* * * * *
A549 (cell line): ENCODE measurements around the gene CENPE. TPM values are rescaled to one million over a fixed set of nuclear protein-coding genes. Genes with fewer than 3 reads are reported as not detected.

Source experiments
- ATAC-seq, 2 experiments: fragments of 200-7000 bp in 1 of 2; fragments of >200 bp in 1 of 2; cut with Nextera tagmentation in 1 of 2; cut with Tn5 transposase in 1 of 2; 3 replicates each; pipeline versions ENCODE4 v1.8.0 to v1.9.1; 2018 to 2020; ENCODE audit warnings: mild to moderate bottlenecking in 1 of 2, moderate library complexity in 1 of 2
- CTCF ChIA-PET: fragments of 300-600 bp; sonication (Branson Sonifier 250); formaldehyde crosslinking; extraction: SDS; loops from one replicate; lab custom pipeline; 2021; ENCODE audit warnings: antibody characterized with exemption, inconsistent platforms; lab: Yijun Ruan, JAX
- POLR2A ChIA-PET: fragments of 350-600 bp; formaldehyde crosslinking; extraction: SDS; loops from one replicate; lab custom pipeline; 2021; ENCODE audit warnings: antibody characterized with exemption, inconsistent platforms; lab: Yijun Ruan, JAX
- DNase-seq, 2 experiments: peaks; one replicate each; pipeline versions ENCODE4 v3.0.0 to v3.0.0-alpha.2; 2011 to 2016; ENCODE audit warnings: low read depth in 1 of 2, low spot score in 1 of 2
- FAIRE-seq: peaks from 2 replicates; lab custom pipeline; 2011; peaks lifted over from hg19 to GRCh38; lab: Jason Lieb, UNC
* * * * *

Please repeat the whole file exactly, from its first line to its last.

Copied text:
A549 (cell line): ENCODE measurements around the gene CENPE. TPM values are rescaled to one million over a fixed set of nuclear protein-coding genes. Genes with fewer than 3 reads are reported as not detected.

Source experiments
- ATAC-seq, 2 experiments: fragments of 200-7000 bp in 1 of 2; fragments of >200 bp in 1 of 2; cut with Nextera tagmentation in 1 of 2; cut with Tn5 transposase in 1 of 2; 3 replicates each; pipeline versions ENCODE4 v1.8.0 to v1.9.1; 2018 to 2020; ENCODE audit warnings: mild to moderate bottlenecking in 1 of 2, moderate library complexity in 1 of 2
- CTCF ChIA-PET: fragments of 300-600 bp; sonication (Branson Sonifier 250); formaldehyde crosslinking; extraction: SDS; loops from one replicate; lab custom pipeline; 2021; ENCODE audit warnings: antibody characterized with exemption, inconsistent platforms; lab: Yijun Ruan, JAX
- POLR2A ChIA-PET: fragments of 350-600 bp; formaldehyde crosslinking; extraction: SDS; loops from one replicate; lab custom pipeline; 2021; ENCODE audit warnings: antibody characterized with exemption, inconsistent platforms; lab: Yijun Ruan, JAX
- DNase-seq, 2 experiments: peaks; one replicate each; pipeline versions ENCODE4 v3.0.0 to v3.0.0-alpha.2; 2011 to 2016; ENCODE audit warnings: low read depth in 1 of 2, low spot score in 1 of 2
- FAIRE-seq: peaks from 2 replicates; lab custom pipeline; 2011; peaks lifted over from hg19 to GRCh38; lab: Jason Lieb, UNC